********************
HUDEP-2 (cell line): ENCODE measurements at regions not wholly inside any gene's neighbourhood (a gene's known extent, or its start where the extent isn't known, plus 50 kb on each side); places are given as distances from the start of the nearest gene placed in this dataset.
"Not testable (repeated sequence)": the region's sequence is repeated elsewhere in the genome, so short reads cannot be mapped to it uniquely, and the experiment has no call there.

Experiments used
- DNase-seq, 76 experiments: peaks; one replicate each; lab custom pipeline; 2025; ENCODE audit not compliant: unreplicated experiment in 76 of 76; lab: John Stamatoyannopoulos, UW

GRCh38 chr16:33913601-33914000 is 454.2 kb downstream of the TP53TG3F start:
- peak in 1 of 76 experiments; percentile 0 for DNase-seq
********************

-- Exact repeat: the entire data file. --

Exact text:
HUDEP-2 (cell line): ENCODE measurements at regions not wholly inside any gene's neighbourhood (a gene's known extent, or its start where the extent isn't known, plus 50 kb on each side); places are given as distances from the start of the nearest gene placed in this dataset.
"Not testable (repeated sequence)": the region's sequence is repeated elsewhere in the genome, so short reads cannot be mapped to it uniquely, and the experiment has no call there.

Experiments used
- DNase-seq, 76 experiments: peaks; one replicate each; lab custom pipeline; 2025; ENCODE audit not compliant: unreplicated experiment in 76 of 76; lab: John Stamatoyannopoulos, UW

GRCh38 chr16:33913601-33914000 is 454.2 kb downstream of the TP53TG3F start:
- peak in 1 of 76 experiments; percentile 0 for DNase-seq